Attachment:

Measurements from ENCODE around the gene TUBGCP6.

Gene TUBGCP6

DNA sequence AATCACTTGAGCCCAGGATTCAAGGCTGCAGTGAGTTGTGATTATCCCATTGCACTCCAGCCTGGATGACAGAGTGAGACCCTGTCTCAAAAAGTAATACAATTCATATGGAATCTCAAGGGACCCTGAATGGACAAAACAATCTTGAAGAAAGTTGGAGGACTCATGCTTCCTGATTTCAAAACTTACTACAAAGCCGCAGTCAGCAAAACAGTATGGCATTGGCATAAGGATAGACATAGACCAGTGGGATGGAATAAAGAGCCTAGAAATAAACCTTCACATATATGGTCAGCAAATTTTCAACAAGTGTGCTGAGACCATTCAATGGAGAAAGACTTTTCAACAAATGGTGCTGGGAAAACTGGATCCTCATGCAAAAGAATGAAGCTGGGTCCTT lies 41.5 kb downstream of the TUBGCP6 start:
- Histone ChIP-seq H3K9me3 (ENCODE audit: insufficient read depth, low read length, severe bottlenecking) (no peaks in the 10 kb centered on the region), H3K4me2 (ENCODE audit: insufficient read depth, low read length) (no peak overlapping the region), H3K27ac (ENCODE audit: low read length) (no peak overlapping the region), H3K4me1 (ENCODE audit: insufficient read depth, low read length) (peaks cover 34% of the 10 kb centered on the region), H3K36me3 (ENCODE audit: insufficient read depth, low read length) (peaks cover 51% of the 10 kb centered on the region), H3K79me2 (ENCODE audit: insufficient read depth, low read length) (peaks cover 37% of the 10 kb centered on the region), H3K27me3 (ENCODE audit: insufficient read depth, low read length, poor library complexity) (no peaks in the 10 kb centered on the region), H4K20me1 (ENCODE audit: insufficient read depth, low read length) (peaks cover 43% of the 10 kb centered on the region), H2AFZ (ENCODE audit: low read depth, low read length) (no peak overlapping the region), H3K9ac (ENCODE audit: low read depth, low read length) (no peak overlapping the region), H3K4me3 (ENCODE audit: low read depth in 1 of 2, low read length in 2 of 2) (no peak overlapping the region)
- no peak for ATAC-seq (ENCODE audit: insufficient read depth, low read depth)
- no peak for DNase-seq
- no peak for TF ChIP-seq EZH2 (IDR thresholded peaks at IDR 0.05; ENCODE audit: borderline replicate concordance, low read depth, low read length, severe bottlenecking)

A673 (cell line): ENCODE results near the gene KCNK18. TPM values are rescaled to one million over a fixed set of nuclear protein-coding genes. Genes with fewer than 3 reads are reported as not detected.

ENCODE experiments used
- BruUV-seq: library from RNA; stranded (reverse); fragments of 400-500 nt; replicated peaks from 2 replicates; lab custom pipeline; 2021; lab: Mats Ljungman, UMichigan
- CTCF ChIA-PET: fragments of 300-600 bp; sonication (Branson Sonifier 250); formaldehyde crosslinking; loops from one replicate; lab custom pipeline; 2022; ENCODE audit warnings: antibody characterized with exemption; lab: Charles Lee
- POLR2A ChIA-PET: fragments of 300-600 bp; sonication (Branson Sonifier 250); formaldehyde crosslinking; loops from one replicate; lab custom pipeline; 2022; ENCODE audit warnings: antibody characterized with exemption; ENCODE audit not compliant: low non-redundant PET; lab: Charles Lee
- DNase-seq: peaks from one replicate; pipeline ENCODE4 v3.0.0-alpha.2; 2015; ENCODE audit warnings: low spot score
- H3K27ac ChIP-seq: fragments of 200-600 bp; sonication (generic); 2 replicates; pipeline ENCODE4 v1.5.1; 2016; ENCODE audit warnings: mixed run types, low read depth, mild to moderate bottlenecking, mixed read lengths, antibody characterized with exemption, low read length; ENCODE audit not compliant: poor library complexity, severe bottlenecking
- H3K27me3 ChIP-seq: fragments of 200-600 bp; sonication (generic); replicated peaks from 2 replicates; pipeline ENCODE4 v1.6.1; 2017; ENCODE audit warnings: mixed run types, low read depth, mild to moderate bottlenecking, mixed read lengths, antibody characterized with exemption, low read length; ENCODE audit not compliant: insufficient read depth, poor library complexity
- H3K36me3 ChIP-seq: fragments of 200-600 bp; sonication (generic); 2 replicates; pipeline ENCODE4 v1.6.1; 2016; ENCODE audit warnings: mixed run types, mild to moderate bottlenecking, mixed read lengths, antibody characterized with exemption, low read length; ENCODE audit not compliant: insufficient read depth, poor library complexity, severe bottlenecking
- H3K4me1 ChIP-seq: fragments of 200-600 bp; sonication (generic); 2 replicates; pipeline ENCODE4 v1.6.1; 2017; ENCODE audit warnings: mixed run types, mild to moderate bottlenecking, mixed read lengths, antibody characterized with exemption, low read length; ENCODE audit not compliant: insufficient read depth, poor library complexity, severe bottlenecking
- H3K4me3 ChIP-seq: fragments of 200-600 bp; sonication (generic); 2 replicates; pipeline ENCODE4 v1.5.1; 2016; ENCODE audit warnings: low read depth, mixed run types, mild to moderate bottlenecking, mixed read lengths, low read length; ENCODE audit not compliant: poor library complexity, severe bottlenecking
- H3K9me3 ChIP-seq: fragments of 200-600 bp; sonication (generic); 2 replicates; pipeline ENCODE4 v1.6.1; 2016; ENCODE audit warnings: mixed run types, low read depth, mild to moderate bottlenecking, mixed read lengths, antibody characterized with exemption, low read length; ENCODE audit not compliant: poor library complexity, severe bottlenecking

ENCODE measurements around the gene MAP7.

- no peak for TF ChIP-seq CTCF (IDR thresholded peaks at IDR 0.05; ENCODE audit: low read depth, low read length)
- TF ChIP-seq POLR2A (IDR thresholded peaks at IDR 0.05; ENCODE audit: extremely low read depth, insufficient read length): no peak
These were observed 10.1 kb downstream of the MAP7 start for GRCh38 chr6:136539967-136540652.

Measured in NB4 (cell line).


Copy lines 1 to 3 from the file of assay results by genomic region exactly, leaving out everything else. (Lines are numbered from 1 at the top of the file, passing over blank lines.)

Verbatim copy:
Measurements from ENCODE around the gene TUBGCP6.

Gene TUBGCP6

DNA sequence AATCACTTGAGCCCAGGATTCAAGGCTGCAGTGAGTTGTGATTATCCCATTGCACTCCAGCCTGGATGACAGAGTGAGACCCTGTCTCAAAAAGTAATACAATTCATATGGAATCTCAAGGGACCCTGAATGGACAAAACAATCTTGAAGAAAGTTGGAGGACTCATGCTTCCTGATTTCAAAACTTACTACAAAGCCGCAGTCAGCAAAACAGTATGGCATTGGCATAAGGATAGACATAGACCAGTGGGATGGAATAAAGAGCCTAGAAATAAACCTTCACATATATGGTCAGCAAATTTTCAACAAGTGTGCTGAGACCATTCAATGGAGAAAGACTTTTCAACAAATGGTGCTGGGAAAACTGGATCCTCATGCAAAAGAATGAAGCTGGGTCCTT lies 41.5 kb downstream of the TUBGCP6 start: